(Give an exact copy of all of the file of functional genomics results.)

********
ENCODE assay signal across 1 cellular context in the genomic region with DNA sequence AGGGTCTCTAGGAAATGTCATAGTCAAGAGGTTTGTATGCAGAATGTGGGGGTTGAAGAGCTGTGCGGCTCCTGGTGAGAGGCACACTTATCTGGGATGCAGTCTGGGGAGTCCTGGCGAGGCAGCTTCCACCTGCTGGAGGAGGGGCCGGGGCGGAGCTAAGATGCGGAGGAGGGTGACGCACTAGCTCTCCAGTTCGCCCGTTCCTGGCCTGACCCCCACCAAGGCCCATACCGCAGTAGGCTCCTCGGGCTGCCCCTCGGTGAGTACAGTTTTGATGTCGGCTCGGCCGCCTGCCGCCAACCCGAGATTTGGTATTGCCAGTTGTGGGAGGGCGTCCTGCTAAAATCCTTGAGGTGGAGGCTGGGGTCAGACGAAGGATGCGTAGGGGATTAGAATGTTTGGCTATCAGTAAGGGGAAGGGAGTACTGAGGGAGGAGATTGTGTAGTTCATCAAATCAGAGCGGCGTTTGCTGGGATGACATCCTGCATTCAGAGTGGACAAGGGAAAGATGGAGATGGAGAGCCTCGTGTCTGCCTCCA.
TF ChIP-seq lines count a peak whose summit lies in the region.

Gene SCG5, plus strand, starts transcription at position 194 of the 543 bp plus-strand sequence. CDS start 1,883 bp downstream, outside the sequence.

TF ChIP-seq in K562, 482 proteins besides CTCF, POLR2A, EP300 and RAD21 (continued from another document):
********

ENCODE assay signal across 1 cellular context in the genomic region with DNA sequence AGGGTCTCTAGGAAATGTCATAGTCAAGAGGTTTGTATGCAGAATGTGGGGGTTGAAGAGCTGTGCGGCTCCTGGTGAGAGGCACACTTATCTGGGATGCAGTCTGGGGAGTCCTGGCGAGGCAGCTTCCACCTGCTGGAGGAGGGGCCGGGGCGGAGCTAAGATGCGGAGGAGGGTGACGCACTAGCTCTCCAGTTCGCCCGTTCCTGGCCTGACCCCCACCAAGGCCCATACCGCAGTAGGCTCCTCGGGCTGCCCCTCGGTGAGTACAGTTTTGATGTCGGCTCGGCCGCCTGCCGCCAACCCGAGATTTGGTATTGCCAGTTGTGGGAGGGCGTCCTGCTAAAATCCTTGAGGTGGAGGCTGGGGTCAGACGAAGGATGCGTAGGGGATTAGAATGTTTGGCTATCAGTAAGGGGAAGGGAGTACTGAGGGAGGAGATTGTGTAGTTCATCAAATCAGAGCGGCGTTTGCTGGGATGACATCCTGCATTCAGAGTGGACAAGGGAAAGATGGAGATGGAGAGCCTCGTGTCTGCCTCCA.
TF ChIP-seq lines count a peak whose summit lies in the region.

Gene SCG5, plus strand, starts transcription at position 194 of the 543 bp plus-strand sequence. CDS start 1,883 bp downstream, outside the sequence.

TF ChIP-seq in K562, 482 proteins besides CTCF, POLR2A, EP300 and RAD21 (continued from another document):